Now that you have completed the simple VSEPR diagrams and made your models of Linear, Trigonal, and Tetrahedral molecular geometry… it’s time to break the rules.
The rule we’re breaking is the Octet rule. To this point you have limited the central atom to sharing up to 8 electrons. But, If your Lewis Dot Diagram has too few electrons, you add pairs of electrons to the central atom.
Let me show you what I mean. Let’s say that we have XeF2.If you calculate the valence electrons you should have 22.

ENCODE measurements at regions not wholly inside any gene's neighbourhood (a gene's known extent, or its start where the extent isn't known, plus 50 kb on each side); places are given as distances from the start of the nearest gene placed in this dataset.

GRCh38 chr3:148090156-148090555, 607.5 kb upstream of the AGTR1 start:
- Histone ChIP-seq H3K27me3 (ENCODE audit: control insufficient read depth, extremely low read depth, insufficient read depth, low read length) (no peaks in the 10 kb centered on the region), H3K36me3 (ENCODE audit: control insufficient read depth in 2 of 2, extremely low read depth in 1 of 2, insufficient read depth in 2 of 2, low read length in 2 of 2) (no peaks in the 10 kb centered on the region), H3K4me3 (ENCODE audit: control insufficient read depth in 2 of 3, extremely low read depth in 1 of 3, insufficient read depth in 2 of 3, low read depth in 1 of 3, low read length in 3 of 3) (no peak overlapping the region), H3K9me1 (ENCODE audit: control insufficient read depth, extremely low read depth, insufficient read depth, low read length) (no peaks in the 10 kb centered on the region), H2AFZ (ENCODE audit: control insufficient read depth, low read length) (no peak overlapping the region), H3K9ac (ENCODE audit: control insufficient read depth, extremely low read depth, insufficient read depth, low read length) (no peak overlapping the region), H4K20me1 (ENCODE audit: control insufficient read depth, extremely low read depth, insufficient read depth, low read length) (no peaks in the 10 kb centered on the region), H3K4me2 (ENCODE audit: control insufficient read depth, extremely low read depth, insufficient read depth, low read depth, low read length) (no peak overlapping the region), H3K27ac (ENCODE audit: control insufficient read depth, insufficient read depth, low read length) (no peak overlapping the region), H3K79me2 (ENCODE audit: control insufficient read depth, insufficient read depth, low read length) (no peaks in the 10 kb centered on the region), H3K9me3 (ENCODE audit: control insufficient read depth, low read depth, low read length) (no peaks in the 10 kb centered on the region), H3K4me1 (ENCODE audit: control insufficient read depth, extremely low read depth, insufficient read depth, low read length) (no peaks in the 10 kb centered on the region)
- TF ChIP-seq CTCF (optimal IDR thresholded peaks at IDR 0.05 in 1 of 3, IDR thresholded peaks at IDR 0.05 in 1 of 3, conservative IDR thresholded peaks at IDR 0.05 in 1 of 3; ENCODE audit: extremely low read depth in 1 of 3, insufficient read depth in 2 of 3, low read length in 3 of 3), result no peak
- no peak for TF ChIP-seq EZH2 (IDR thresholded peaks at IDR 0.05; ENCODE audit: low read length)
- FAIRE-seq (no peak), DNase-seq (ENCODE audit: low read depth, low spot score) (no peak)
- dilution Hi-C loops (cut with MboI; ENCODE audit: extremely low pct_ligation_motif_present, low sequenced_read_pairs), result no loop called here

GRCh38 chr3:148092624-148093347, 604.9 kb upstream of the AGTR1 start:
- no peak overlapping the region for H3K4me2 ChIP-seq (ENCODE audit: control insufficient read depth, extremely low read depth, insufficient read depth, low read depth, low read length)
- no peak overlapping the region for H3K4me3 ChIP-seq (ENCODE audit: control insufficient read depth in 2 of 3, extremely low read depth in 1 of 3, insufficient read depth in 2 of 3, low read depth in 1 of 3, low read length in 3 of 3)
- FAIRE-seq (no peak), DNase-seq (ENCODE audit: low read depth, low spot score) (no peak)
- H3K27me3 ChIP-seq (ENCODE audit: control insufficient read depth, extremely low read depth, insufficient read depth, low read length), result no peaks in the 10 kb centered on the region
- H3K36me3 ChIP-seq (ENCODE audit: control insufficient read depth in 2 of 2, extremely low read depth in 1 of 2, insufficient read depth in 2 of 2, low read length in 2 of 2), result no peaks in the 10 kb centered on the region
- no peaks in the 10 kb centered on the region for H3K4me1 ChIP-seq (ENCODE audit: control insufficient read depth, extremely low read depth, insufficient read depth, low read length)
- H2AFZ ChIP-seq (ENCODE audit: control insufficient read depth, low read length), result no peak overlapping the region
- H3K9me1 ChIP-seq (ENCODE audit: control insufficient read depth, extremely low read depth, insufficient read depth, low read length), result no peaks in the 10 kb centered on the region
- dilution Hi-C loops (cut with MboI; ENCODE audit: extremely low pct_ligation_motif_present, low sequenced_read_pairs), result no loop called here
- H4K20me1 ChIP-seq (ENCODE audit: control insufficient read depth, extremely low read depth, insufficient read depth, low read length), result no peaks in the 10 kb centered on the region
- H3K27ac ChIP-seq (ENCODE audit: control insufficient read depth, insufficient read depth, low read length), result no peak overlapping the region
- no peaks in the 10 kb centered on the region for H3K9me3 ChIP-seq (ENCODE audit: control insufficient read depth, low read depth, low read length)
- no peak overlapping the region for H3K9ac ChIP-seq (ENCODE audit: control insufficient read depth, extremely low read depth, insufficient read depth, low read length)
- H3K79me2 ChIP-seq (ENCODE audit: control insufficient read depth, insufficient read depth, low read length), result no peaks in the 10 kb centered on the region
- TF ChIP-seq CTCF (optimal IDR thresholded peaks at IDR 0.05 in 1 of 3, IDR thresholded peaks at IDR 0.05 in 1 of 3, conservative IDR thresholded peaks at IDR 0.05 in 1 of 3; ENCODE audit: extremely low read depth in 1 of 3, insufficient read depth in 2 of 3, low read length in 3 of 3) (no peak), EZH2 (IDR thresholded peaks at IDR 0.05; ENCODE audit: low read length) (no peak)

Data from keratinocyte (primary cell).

But when you make the Lewis Dot Diagram, it only has 20 ve–.
So, we add a pair of electrons to the Xe central atom giving us a total of 22 ve–This creates a new Ideal Geometry known as Triangular Bipyramidal, which means it has placement for 5 parts (attached atoms or free electron pairs) around the central atom.
Like Tetrahedrons, we are working now in 3-dimensions instead of 2.
There is also an Ideal Geometry for 6 parts known as Octahedron. Think of the central atom as a 6 -sided die. So atoms can be bonded in 6 places and in 3-dimensions!